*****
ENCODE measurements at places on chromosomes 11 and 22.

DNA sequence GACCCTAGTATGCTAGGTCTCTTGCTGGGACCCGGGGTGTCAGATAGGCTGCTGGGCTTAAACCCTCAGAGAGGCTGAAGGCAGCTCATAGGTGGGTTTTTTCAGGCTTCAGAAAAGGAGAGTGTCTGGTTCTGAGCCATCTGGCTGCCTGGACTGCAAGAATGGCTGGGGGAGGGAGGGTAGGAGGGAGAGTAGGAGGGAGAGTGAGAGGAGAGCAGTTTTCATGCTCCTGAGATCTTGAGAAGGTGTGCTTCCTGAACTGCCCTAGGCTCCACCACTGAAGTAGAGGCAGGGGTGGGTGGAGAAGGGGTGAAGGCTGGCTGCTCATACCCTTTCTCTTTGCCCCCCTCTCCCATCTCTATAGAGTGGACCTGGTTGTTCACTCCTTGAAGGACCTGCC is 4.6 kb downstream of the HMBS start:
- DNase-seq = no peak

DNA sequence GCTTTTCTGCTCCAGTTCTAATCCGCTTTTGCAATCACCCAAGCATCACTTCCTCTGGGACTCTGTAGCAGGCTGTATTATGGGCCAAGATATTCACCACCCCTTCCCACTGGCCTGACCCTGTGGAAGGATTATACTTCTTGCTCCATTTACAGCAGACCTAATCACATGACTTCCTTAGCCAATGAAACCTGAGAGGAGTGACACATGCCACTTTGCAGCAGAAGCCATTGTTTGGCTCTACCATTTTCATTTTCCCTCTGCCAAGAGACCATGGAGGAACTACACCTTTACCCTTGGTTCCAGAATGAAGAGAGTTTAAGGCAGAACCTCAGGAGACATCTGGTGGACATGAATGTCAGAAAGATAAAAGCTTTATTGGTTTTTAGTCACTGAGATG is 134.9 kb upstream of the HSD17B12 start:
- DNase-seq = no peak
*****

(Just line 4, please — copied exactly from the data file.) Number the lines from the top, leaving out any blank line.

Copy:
DNA sequence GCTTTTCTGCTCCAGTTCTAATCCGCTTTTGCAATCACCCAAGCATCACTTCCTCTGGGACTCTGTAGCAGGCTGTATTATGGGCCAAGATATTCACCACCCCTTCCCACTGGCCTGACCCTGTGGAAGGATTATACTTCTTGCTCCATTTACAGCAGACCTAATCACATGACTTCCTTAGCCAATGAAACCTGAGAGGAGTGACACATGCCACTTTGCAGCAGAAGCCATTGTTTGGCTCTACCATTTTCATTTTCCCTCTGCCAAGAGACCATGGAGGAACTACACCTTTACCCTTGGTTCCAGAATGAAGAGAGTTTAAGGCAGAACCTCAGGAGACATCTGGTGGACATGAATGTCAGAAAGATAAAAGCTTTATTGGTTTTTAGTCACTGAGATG is 134.9 kb upstream of the HSD17B12 start: